I accompanied John over to a field adjacent the farm buildings. This land was upon the hill-top and generally flat. Crossing the field we came to a shade-cloth cover of approximately one acre of fine hydrangea paniculata ‘Grandiflora’, the PeeGees as they are called, as well as some lace-cap varieties. Alongside the white, there was also a fine new cultivar ‘Limelight’,  a creamy suffused pistachio color. These are particularly impressive for their prolific growth, which if not managed well, produce an over-abundance of lateral side shoots. One man’s poison is another man’s pleasure; and it appears to me that these horizontal stems with many erect panicles are quite interesting materials. Also being grown are some spectacular hydrangea arborescens ‘Annabelle’, with over-sized white heads.

Finally, we took at look at a couple of “failures”, as John referred to them. They are, in fact, new species on the farm, and as with learning about any new product, there is still a considerable learning curve. One item was symphoricarpus albus var. laevigatus, the large white “Snowberry”. It was looking somewhat unattractive, with undesirable spots on the fruits and leaves. This looked like a problem of location, possibly desirous of more shade and wind protection. The second item was rose hips, of which were planted six or seven varieties. Having somewhat more knowledge of roses, it would appear that the plants needed more time spent on plant structure, before attempting to harvest them. I also advised John that roses are a high-maintenance proposition, requiring a lot of attention throughout the growing season, particularly disbudding and pruning. Most of the hips were growing prostrate, close to the ground, but with magnificent color.

We returned to the barn so I could take a look in the coolers, and see what was being harvested. Today being a Tuesday was not particularly busy, although I would be able to see a representative sample of products. John explained that Star Valley also does marketing and shipping for some of the small growers in the area, so most probably I could expect to see a few other items. As we walked back John told me a little about how he got into the floral industry.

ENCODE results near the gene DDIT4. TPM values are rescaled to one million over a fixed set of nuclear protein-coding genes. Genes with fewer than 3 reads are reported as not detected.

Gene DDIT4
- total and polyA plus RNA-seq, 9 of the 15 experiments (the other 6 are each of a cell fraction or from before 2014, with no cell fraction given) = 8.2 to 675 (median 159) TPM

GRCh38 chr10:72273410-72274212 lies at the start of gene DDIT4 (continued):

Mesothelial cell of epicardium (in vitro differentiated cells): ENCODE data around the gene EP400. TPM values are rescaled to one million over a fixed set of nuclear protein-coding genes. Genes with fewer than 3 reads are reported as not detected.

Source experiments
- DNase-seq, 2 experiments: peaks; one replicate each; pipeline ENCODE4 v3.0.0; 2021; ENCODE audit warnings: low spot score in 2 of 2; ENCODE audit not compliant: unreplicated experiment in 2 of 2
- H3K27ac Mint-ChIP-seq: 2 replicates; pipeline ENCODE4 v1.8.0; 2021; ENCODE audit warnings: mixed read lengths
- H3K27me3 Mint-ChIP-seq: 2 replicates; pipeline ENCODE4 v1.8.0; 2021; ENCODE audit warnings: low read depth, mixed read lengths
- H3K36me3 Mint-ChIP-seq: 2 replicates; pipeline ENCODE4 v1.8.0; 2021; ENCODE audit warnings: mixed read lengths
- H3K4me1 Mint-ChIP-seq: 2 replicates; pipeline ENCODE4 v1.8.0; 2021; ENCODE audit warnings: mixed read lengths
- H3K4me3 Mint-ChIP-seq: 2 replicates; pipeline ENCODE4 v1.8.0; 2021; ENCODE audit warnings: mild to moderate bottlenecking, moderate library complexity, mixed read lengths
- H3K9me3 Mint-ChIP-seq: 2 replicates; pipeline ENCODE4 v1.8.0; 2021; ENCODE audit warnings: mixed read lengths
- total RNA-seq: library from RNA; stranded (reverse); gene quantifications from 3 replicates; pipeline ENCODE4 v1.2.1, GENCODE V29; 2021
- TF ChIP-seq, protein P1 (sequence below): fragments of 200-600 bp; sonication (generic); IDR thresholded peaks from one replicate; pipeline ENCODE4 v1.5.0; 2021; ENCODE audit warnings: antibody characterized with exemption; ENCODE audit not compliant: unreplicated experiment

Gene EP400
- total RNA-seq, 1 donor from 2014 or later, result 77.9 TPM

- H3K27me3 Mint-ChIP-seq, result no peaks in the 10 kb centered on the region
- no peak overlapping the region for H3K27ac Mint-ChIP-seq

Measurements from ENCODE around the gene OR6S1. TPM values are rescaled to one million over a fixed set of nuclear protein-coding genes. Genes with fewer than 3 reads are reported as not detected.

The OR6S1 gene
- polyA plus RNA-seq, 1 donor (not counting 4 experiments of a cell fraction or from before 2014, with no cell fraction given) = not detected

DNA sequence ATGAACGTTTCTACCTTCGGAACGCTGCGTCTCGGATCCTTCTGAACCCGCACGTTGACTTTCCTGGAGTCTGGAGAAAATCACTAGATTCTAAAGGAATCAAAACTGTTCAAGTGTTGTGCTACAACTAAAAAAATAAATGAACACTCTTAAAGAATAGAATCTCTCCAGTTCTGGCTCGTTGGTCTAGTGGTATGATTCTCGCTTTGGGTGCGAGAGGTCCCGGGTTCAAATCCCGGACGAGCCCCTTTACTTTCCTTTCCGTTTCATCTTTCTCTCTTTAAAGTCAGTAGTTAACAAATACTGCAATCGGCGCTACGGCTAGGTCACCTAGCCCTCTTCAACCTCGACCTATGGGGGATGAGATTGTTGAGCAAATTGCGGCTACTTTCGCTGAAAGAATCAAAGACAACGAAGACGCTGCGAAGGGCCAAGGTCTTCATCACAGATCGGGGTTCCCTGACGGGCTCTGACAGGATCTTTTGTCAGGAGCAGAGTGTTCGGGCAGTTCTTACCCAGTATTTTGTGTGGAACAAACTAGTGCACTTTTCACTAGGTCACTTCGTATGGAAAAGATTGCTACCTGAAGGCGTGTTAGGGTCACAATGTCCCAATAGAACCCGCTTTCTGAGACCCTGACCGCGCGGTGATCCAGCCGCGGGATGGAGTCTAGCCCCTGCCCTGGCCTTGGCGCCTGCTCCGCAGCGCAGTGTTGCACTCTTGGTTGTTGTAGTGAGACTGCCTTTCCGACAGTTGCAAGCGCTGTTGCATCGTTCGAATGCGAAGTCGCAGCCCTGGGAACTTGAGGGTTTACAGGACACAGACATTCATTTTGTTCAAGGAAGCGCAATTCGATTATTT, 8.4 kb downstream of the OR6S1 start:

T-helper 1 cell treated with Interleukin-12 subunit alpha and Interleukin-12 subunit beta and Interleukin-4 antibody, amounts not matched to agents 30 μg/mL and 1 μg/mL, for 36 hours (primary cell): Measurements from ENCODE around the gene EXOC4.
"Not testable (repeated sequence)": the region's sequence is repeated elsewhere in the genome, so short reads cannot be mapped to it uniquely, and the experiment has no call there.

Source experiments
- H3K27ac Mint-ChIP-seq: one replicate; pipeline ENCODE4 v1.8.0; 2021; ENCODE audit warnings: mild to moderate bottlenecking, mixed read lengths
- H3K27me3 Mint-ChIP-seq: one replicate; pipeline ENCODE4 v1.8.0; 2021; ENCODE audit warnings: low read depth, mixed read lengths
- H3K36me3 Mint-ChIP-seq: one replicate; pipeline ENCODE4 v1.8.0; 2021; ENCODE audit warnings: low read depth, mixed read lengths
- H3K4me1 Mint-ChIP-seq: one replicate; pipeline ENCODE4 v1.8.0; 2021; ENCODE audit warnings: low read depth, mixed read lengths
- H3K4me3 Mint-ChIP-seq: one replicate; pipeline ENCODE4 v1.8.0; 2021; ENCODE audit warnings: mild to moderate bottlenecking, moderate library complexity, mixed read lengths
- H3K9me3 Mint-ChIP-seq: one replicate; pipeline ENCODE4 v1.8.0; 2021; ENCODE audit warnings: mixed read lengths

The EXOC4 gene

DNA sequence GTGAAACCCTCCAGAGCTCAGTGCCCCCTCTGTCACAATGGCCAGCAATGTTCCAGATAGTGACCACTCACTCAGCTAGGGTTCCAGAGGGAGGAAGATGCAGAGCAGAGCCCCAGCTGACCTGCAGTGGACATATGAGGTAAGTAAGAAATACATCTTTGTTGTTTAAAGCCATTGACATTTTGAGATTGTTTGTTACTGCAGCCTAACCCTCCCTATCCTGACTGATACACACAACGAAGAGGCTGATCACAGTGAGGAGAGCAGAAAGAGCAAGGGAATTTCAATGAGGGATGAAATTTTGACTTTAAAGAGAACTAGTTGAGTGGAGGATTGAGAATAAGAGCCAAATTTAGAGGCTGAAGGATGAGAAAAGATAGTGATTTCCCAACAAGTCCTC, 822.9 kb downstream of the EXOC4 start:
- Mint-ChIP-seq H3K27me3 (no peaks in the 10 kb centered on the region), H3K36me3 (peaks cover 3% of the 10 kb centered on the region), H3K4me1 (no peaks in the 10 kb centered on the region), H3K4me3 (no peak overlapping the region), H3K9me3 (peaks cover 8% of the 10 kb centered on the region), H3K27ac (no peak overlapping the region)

John had no prior horticultural knowledge when he started Star Valley, and his entire experience of growing is through trial and error. Mistakes and faux pas come with the territory, but being observant and patient John was able to learn from his errors. He started about twenty years ago, and like most farmers, considered a variety of vegetable and grain crops that were typically grown in Wisconsin. He concluded that the returns were dismal. As fate would have it, he had been doing some construction work on a florist’s shop, and upon seeing the flowers delivered, John enquired as to prices and so forth. The prospect of much better returns on flowers elevated his spirits, and he plunged wholeheartedly into growing flowers, at first annuals such as Zinnias, and Sunflowers, and then slowly planting out shrubs. Early on, John recalled, when a grave bug problem developed in his greenhouses he applied a treatment he had learned when he had been keeping bees. When gathering the honey, he would extract the combs from the hives and gas them with cyanide. He observed that the gas knocked out the bees pretty effectively. John applied this knowledge to the pest problem, filling the greenhouse with cyanide. It killed the bugs alright, and killed all the plants too!

But failures are part of the growing process, and John and Phil seem to approach their work with a passion tempered by experience. I gathered the distinct impression that while there is a keen interest in the success of all of their products, they are quite accepting of nature’s part in their endeavors, and their role as husbands of the land.

Their ambitions are as expansive as the day is long, but if it doesn’t get done today, it will surely be resolved tomorrow.

Before I left, I asked John what he thought was the most important thing about living today. He replied immediately, with an answer full of country wisdom: “Breathing.”

Used with permission.
Copyright © 2005 Mayesh Flowers All rights reserved.